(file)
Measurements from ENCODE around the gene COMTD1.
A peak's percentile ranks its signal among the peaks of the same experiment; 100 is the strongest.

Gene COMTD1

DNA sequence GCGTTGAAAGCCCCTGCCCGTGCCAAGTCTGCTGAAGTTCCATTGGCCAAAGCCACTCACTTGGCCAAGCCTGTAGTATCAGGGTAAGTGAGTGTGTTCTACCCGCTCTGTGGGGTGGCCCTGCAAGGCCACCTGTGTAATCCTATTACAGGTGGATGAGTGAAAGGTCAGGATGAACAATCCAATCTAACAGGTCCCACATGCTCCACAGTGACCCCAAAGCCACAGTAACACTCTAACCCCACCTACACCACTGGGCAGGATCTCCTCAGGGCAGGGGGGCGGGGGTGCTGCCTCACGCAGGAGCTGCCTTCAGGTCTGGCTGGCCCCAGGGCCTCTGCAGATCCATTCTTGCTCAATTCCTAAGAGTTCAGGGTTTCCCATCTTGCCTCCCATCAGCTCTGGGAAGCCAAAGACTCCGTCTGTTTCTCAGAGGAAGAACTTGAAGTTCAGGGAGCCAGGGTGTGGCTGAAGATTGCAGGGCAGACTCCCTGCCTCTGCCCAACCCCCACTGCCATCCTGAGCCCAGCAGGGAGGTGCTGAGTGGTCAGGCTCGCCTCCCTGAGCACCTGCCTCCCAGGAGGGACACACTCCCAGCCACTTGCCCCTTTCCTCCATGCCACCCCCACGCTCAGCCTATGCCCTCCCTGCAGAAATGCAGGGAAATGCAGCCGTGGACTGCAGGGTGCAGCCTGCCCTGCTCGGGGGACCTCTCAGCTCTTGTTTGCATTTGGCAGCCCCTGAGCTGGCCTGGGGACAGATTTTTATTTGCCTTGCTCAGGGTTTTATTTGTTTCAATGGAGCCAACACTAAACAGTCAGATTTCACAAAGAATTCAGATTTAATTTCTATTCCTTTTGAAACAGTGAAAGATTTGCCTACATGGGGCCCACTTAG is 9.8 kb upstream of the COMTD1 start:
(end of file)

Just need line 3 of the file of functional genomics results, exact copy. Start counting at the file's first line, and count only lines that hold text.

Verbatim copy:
Gene COMTD1